Hays UK blog


Three reasons to have a marketer at the decision making table

By Thea Watson, Marketing Director of Hays UK & I and UK Board member

Throughout my career as a marketing professional, I’ve always aimed to align plans and the strategic direction of my team closely with business objectives. As the Marketing Director to Hays UK and Ireland, and a board member since 2017, I’ve been able to enhance my understanding of just how integrated marketing can be with business operations, and of the benefits this can bring to the business as a whole.

Through my career and personal experiences as a marketer, as well as insights I’ve gained from other marketing leaders in the industry, I can say that the benefits of bringing marketing knowledge into the boardroom or your senior decision-making team are many, and can result in change as transformative for your operations as it is for your customers.

Here are three of the ways that I have found having a marketer involved in top level decision-making can help better leverage marketing expertise and gain a better output of service for the organisation as a whole:

1. Better synergy between marketing and sales

With so many organisations in the midst of transformational change due to new technologies, political changes, new legislation, or general motions of the market; sales and marketing have never been more closely connected. 

During times of change it is imperative that all business units are aligned in their priorities, target audiences and performance targets. By having marketing involved in business conversations; supplying effective market research, competitive intelligence and data analysis; marketing can help inform business parties on customer activity, trends in the marketplace and tactics that can help sales best target key audiences. All of which help organisations make strategic decisions aligning all parties to the bottom line. 

2. Enhanced communications

Whether internal or external, marketing driven or something more operationally led, communications are vital to all businesses and organisations. Marketers understand tone, audience, messaging and strategy. By using that expertise to inform top level decisions, communications can be maximised and more effective overall by being considered from the outset.

Further to this, as technology is transforming how organisations communicate with audiences, in particular with the advent of marketing automation, the world of communication has significantly evolved. Customers demand a high-level of personalisation when it comes to how a company communicates with them. This, coupled with the need to drive a high level of engagement to be able to convert customers today, puts marketing at the forefront of your sales strategies.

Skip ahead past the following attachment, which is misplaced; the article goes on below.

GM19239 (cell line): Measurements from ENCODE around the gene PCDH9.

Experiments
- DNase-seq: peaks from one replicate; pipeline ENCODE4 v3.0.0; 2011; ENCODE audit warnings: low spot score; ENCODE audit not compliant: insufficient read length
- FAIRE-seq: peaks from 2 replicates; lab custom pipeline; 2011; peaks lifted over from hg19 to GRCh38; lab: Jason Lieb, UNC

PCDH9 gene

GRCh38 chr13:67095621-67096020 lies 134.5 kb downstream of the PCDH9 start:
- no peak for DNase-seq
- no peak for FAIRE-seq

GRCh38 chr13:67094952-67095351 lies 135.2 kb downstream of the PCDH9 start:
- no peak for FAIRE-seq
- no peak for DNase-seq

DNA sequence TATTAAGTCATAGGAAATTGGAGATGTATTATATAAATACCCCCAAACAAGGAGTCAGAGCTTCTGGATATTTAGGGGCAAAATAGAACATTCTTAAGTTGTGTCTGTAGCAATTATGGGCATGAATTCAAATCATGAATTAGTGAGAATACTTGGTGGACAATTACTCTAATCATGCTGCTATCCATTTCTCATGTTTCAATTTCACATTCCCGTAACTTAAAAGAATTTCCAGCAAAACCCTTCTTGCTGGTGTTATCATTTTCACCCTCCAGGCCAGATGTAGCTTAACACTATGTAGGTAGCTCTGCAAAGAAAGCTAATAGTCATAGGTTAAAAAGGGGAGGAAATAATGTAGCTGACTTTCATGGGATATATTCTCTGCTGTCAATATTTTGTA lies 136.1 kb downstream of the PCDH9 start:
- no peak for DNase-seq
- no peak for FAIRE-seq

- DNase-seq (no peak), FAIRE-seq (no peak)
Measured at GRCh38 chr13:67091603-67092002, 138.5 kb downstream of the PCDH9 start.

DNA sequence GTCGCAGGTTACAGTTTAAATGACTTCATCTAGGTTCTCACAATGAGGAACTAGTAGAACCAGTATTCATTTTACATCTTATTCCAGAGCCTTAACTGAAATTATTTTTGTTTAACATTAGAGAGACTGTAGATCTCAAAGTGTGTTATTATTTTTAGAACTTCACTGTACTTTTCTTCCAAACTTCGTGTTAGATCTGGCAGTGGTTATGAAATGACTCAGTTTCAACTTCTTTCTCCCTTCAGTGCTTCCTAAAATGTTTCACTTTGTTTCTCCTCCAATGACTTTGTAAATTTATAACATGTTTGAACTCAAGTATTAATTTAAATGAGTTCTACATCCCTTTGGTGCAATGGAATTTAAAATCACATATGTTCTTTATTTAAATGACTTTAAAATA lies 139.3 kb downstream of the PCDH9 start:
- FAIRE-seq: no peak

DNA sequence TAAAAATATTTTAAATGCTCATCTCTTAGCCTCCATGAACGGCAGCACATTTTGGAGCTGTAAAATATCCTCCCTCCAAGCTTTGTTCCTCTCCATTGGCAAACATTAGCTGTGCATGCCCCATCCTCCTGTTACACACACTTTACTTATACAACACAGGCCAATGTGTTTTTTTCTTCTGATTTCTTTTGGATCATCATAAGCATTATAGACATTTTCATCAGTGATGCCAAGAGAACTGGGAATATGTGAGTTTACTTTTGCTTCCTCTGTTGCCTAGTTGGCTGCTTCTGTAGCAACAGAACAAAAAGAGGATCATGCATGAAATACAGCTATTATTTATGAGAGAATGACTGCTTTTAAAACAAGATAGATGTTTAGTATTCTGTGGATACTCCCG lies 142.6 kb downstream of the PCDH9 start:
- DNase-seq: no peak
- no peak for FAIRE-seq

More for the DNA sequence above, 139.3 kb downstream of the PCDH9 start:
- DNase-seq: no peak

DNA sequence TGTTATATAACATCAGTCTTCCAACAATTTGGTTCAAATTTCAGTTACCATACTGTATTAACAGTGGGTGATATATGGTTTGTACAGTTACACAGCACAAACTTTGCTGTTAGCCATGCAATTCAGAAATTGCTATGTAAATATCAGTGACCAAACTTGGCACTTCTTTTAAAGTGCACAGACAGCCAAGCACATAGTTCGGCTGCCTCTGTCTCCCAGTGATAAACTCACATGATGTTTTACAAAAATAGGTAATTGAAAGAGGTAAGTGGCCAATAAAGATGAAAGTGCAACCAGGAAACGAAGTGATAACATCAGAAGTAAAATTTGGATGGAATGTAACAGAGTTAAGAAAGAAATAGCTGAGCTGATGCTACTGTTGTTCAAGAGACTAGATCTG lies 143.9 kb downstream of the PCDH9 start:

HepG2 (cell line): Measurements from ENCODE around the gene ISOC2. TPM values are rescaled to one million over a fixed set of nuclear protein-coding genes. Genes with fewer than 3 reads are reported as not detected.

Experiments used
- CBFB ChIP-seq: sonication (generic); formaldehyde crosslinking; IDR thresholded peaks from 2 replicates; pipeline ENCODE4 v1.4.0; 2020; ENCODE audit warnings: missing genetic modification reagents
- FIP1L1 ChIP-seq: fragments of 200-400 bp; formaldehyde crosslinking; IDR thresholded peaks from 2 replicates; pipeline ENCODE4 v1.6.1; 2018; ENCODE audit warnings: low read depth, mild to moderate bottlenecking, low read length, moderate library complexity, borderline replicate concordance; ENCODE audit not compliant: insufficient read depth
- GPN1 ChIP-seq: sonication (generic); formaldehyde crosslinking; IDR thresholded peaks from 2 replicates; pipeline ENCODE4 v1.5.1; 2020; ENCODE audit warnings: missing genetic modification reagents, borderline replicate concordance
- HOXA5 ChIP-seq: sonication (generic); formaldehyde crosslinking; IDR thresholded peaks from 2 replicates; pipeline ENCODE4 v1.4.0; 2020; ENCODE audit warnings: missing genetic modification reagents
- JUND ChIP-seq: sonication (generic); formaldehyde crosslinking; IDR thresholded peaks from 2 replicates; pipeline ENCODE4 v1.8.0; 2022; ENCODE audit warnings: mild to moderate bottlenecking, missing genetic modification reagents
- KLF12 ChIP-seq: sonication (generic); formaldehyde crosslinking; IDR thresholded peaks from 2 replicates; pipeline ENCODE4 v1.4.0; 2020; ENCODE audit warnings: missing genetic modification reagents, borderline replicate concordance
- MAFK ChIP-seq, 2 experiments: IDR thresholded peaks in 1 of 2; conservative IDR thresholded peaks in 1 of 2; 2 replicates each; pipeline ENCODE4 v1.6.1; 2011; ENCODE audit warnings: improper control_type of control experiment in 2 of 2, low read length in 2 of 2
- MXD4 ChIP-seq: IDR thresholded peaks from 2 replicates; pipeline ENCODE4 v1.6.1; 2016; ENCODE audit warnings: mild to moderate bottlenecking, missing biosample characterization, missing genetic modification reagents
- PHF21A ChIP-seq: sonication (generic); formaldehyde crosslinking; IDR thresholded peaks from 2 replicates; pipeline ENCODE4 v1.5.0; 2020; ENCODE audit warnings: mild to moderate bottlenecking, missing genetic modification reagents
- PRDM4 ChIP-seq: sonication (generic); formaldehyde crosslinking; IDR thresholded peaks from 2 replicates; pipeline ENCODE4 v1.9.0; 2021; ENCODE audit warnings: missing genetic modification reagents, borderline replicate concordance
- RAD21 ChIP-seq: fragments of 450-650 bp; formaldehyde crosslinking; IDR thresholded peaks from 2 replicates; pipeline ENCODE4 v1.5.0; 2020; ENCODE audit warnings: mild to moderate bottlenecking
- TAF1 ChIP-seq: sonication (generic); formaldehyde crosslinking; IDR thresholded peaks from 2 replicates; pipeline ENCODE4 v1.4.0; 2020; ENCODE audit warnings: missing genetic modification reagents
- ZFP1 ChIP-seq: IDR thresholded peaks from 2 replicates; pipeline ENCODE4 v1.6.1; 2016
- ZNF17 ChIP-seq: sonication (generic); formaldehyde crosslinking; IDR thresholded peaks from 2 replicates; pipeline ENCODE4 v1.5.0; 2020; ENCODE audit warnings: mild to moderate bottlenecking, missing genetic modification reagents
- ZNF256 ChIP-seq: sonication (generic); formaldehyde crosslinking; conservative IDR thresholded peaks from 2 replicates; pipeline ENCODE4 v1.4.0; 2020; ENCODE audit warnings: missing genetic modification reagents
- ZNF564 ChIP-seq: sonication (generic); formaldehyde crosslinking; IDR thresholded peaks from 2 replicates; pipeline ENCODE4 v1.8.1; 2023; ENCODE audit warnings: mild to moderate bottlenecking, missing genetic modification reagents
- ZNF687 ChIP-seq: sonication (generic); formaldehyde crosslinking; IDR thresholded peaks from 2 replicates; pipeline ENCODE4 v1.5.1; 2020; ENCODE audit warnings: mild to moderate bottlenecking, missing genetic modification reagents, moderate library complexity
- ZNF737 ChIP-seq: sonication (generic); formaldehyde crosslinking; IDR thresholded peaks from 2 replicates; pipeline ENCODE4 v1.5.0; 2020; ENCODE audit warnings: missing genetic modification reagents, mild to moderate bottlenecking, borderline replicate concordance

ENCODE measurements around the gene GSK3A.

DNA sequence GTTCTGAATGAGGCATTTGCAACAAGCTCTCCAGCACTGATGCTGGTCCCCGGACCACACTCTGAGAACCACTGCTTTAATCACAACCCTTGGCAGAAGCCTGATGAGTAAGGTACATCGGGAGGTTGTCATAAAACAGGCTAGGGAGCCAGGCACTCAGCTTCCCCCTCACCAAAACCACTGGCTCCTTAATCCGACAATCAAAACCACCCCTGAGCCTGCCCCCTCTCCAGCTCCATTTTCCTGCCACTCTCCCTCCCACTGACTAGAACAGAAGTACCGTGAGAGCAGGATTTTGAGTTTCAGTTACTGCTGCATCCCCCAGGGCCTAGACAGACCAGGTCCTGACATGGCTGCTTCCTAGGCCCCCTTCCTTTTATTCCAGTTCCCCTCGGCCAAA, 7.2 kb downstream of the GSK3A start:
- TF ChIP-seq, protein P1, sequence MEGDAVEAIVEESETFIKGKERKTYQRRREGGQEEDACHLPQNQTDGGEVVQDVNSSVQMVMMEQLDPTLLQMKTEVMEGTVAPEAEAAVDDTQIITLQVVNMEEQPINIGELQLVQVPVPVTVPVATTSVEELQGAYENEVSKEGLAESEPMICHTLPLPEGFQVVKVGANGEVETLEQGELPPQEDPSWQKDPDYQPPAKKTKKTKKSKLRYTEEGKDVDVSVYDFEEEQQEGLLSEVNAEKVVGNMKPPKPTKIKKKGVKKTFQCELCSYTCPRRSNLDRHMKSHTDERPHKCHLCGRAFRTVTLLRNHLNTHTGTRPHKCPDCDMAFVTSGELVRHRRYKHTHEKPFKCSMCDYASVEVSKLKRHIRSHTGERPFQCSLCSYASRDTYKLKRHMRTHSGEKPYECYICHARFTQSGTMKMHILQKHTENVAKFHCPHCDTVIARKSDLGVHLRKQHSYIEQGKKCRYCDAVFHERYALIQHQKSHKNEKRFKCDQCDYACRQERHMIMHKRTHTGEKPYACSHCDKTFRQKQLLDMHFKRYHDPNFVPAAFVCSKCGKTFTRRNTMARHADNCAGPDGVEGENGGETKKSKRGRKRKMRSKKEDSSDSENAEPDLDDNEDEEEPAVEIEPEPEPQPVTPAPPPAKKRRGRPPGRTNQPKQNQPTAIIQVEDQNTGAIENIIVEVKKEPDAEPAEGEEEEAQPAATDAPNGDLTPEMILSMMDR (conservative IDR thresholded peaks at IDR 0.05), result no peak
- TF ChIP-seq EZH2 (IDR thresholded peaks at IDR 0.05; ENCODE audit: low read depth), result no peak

Businesses with marketers at their decision making table will be able to capitalise on marketing expertise in a way that they wouldn’t have been able to before, and reach their key demographics at the right time, in the right way as part of their wider business strategy.

3. Better context

While marketers can bring what they learn about their audience through data and research to the decision making table, it’s a two-way street, and the greater access to top-level information can also significantly improve the effectiveness of the marketing function.

Being involved in top level decisions provides invaluable context to marketing strategy. Marketing leaders, when involved from the very start, can align their marketing campaigns with key business priorities. This helps to drive sales and fuel operational direction while also providing customers with the most streamlined experiences possible.

Is a board or decision-making position possible for a marketing professional?

Shortly after my appointment to the board at Hays, I was asked if such an accomplishment was possible for the average marketer-in-the street. I honestly believe that because of technology and the way things are evolving, boards and decision-makers are going to increasingly welcome marketing into the fold. However, business always comes first, so if a senior marketer has board level ambitions, they need to develop strong business acumen and be able to articulate the beneficial application of marketing to the bottom line. It’s not an easy road, but I believe any marketer willing to put the work in can make it happen.

If you’re looking for marketing leaders to help inform decisions in your organisation, or want to advance your own marketing career, contact your local Hays expert.

About this author

Thea is responsible for the UK & I marketing team as well as driving the strategic direction of the marketing function, looking closely at opportunities for growth, positioning in the marketplace and sales support. She was appointed to the Hays UK & I Board in July 2017, following joining the UK business in the summer of 2016.

Prior to her current role she was the Vice President of Marketing for the Hays Americas business, joining the business in 2012. Under her management she built the marketing function from general support to a strategic driver of sales, establishing a central marketing unit supporting Canada, US and four Latin American countries.


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